[...] The challenge goes both ways: Surveyors would need Federal Aviation Administration approval to professionally fly drones, and drone operators would need to pass state licensing exams to produce legal surveys. Neither side wants to take on the training and expenses.
[...] Jones, 44, of Goldsboro, said he couldn't afford a lawyer, so he abandoned drone mapping, resulting in over $10,000 in lost business. This January, a libertarian law firm offered to represent him.
Sam Gedge, an attorney at the Institute for Justice, plans to argue that Jones has the right to freedom of speech by taking photos and videos and producing artwork for clients. He's seen similar disputes in Mississippi, Oregon and California.
After galaxies began to form in the early universe, the universe continued to expand. The gravitational attraction between galaxies worked to pull galaxies together into superclusters, while dark energy and its resulting cosmic expansion worked to drive these clusters apart. As a result, the universe is filled with tight clusters of galaxies separated by vast voids of mostly empty space.
The scale of these clusters and voids is based upon the rate at which the universe has expanded over time. The effect is similar to the way air molecules are clustered together by the varying pressure of sound waves, so the effect is known as baryon acoustic oscillation (BAO). Through this effect, astronomers can study dark energy by measuring the position and redshift of more than a million galaxies. Gathering and analyzing galaxies was first done by the Baryon Oscillation Spectroscopic Survey (BOSS). It was then extended to eBOSS, which has released its first results.
This new survey analyzed galaxies ranging from 0.7 – 1.8 billion light-years away, studying the BAO effect just as the early BOSS studies did. But eBOSS also looked at an effect known as redshift space distortions (RSD). This allowed the team to take into account the motion of a galaxy within space as well as cosmic expansion.
[...] By combining BAO and RSD, the team confirmed the existence of dark energy to a stunning confidence level of 11-Sigma. Typically, a scientific result to 5-Sigma is taken as confirmation. A result at 11-Sigma is so strong it is about as close to certainty that we can get. Dark energy and the accelerating expansion it drives is definitely real.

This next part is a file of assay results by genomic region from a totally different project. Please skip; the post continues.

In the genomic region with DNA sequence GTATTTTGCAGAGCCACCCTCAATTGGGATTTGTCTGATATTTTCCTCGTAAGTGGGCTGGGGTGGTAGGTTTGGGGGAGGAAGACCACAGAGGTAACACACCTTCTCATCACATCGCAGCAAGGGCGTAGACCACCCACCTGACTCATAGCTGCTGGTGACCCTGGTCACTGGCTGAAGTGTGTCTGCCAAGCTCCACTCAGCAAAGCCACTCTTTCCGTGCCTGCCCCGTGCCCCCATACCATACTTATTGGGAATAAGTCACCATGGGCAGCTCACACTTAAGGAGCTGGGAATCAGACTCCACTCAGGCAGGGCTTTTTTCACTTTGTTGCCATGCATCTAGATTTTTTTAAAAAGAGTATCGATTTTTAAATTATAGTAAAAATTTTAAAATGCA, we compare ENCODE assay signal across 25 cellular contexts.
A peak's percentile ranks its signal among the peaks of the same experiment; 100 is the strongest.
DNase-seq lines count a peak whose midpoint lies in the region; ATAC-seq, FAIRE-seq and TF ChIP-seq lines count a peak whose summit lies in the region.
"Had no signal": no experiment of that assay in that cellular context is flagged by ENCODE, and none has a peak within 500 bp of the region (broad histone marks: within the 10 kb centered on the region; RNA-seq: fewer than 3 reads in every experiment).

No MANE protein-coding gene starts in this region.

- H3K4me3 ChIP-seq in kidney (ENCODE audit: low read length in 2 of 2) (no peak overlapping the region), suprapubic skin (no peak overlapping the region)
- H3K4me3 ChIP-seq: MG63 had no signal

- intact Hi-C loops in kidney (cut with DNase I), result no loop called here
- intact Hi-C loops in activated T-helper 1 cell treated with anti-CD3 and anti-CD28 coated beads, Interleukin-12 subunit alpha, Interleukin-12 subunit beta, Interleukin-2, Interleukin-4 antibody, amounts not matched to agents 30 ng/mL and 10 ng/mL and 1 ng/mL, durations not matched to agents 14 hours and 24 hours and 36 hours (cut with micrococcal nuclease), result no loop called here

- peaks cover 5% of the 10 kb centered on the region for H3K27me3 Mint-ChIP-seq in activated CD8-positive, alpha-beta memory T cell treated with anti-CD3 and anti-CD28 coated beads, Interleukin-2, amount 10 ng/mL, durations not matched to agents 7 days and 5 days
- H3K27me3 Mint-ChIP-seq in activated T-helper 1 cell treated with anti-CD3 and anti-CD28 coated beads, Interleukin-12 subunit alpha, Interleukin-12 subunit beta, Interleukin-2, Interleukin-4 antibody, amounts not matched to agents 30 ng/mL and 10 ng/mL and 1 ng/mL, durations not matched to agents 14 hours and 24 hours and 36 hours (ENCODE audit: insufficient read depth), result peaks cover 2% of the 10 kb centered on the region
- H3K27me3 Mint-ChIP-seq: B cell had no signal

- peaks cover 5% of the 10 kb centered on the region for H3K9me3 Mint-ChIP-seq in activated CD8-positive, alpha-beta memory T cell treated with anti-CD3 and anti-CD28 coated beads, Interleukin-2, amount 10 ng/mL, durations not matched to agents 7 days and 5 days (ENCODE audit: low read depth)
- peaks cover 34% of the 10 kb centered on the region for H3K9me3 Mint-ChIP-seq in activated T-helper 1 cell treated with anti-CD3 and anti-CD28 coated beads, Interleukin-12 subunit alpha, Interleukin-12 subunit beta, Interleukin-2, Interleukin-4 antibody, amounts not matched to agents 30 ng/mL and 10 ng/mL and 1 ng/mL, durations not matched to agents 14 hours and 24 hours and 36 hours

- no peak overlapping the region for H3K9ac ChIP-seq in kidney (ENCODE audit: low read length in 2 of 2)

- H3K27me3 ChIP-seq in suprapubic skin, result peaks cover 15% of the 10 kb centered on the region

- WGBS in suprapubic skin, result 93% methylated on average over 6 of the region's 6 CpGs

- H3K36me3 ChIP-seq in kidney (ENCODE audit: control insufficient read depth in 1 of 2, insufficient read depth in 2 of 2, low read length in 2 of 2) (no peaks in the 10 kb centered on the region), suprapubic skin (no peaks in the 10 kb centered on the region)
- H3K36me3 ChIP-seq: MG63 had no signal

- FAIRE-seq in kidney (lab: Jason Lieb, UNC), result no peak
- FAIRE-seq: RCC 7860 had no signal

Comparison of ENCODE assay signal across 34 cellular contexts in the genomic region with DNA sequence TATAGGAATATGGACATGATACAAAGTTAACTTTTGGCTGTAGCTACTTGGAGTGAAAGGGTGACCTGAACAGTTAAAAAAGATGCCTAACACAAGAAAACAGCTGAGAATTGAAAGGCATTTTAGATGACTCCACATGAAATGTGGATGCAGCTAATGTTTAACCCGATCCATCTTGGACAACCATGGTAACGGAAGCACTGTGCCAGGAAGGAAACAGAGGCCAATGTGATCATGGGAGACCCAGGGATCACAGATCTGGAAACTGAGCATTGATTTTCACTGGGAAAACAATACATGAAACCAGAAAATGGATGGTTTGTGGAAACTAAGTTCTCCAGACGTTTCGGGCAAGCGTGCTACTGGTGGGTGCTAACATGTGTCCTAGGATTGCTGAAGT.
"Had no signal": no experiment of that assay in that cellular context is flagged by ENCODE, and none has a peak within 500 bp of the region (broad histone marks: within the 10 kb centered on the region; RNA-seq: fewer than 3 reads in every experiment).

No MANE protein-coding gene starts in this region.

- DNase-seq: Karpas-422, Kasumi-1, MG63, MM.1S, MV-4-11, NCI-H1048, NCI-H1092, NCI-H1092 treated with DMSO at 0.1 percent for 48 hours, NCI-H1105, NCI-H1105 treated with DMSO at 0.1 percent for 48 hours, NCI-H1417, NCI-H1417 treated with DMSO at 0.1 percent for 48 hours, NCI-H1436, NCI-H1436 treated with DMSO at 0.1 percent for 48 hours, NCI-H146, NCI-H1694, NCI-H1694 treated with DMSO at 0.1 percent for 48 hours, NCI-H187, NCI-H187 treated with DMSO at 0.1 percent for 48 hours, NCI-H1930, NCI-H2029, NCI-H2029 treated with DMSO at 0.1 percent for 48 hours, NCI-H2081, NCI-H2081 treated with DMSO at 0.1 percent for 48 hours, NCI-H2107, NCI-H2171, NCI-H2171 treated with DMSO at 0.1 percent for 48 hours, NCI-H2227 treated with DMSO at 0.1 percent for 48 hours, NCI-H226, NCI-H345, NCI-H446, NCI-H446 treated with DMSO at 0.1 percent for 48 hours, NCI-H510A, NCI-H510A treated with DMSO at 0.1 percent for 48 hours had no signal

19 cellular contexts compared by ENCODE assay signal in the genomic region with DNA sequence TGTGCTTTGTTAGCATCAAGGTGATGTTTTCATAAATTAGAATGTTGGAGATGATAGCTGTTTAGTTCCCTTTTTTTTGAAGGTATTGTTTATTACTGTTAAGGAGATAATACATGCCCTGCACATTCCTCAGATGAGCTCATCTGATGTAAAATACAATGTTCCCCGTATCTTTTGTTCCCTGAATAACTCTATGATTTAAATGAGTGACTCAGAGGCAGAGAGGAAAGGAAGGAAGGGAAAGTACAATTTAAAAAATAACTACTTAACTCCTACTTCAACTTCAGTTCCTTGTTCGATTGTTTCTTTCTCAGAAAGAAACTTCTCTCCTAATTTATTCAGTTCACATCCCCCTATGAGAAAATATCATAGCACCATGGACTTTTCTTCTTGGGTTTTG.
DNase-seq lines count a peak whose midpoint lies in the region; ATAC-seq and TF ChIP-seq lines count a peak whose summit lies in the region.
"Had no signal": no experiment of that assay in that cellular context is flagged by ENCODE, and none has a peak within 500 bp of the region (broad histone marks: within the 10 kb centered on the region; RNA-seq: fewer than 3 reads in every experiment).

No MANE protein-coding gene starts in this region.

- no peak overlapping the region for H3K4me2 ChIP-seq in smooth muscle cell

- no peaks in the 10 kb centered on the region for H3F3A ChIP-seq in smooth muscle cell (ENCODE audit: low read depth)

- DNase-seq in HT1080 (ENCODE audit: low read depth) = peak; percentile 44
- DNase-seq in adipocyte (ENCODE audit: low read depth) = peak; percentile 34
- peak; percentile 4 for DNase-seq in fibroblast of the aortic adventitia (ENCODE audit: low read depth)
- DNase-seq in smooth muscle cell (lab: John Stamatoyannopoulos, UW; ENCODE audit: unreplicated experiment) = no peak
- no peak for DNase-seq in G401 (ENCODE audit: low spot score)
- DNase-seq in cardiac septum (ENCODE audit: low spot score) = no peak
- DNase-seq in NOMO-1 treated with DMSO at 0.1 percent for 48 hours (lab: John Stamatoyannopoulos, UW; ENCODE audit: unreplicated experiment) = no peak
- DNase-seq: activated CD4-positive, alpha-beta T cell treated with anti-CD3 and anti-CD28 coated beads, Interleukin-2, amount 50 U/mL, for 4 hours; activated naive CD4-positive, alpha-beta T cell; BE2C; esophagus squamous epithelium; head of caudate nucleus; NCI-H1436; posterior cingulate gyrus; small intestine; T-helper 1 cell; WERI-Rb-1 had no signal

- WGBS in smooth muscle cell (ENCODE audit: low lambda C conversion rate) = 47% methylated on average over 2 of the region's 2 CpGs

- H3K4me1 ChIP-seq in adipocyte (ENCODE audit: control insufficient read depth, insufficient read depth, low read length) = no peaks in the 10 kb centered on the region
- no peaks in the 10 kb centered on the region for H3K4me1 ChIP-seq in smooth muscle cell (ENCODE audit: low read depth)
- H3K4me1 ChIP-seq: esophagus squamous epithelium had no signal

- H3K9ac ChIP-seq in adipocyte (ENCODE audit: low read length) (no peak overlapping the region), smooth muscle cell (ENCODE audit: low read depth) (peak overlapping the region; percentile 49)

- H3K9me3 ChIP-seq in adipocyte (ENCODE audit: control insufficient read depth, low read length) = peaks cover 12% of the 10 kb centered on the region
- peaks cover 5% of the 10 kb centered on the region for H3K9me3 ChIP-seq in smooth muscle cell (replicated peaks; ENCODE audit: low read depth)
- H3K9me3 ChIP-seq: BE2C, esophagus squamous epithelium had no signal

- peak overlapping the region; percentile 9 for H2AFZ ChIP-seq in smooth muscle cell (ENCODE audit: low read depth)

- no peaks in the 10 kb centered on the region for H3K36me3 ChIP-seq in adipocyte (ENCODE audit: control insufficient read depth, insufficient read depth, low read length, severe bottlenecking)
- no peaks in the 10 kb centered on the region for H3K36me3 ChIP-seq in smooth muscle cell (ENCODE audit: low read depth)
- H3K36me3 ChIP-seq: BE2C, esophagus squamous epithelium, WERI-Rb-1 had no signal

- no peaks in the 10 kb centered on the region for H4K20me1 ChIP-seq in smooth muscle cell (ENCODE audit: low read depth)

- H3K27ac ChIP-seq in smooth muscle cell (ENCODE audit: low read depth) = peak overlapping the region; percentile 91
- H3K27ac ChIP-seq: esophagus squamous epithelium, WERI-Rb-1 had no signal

Zhao, Gong-Bo, Wang, Yuting, Taruya, Atsushi, et al. The Completed SDSS-IV extended Baryon Oscillation Spectroscopic Survey: a multi-tracer analysis in Fourier space for measuring the cosmic structure growth and expansion rate, (DOI: 10.1093/mnras/stab849)
Previously undocumented and stealthy Linux malware named RotaJakiro has been discovered targeting Linux X64 systems. It has been undetected for at least three years, and operates as a backdoor.
Four samples have now been discovered, all using the same C2s. The earliest was discovered in 2018. None of the samples were labeled malware by VirusTotal.
The discovery was made by researchers at Chinese security firm Qihoo 360 NETLAB after their BotMon system flagged a suspicious ELF file. Investigation revealed the backdoor malware they named RotaJakiro, because, say the researchers, "the family uses rotate encryption and behaves differently for root/non-root accounts when executing."
The malware supports 12 functions, three of which involve specific plug-ins that are downloaded from the C2s. The researchers have not managed to access any of the plug-ins, so cannot comment on their purpose. However, the functions built into the malware can be categorized as collecting device information, stealing sensitive information, and managing the plug-ins. The researchers do not yet know how the malware spreads or is delivered.
Each of the four samples found have the same four C2s embedded. These are news(.)thaprior(.)net, blog(.)eduelects.com, cdn(.)mirror-codes(.)net, and status.sublineover.net. All of them were registered in December 2015, suggesting the malware is possibly older than the confirmed three years.